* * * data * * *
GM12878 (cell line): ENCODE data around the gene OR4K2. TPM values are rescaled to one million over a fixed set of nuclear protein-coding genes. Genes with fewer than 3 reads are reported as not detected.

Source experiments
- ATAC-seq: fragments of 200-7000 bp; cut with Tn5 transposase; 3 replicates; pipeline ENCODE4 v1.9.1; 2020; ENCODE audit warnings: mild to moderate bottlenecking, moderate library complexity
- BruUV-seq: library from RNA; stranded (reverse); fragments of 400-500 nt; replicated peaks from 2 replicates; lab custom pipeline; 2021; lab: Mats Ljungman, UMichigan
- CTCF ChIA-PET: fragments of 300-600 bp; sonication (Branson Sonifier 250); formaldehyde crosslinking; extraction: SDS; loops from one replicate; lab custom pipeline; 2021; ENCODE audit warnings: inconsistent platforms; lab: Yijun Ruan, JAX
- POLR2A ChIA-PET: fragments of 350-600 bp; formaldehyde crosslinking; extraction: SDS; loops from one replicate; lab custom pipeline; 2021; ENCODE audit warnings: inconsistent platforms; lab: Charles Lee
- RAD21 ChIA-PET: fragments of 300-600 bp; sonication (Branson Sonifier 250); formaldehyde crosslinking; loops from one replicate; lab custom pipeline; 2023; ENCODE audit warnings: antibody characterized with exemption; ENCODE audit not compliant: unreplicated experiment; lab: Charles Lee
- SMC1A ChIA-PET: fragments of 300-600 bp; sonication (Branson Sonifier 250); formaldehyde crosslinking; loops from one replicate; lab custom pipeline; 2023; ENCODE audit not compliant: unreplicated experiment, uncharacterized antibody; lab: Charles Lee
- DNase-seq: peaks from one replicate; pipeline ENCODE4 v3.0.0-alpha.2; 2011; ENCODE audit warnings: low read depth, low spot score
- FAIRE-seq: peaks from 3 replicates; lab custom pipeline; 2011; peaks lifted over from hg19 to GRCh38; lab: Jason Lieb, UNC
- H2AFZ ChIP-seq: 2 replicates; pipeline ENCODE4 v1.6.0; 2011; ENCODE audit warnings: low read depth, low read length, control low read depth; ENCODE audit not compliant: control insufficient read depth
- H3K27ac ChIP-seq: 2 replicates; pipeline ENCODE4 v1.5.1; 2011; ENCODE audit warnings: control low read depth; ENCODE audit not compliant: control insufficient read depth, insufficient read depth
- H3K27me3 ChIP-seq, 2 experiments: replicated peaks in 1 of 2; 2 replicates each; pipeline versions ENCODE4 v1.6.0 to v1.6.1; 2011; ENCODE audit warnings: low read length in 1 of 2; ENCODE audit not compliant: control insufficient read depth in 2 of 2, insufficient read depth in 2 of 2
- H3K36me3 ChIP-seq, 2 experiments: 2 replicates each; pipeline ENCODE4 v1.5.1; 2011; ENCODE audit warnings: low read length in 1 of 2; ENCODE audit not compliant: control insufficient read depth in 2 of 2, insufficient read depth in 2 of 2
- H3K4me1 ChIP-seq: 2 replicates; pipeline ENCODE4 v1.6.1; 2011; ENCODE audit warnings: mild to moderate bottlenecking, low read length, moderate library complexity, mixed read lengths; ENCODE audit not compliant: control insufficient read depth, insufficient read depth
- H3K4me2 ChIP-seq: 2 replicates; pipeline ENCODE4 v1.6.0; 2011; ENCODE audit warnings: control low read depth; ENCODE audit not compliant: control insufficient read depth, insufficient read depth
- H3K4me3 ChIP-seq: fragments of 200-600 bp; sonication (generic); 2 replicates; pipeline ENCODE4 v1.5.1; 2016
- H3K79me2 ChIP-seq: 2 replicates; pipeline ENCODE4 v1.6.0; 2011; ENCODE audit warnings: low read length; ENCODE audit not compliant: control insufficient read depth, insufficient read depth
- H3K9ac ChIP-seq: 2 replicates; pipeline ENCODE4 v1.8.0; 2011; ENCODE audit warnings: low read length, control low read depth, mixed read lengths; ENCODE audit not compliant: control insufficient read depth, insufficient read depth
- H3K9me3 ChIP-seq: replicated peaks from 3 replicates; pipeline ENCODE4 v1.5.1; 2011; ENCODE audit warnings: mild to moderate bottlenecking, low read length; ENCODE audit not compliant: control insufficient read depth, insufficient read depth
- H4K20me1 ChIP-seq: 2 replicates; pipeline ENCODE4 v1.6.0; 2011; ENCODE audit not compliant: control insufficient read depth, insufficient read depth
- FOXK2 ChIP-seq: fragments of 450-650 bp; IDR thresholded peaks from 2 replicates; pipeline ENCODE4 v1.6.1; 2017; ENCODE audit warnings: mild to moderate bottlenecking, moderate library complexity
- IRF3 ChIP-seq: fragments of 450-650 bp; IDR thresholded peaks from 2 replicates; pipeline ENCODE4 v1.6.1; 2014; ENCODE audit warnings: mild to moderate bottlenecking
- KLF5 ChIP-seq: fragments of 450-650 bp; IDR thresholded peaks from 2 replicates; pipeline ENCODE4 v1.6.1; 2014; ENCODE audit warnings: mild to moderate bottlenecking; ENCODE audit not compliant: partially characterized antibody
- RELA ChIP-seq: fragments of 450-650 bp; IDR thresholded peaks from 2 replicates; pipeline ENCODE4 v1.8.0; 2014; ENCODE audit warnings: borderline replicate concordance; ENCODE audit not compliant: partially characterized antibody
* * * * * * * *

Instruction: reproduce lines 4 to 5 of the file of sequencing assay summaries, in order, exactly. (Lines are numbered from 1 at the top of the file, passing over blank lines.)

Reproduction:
- BruUV-seq: library from RNA; stranded (reverse); fragments of 400-500 nt; replicated peaks from 2 replicates; lab custom pipeline; 2021; lab: Mats Ljungman, UMichigan
- CTCF ChIA-PET: fragments of 300-600 bp; sonication (Branson Sonifier 250); formaldehyde crosslinking; extraction: SDS; loops from one replicate; lab custom pipeline; 2021; ENCODE audit warnings: inconsistent platforms; lab: Yijun Ruan, JAX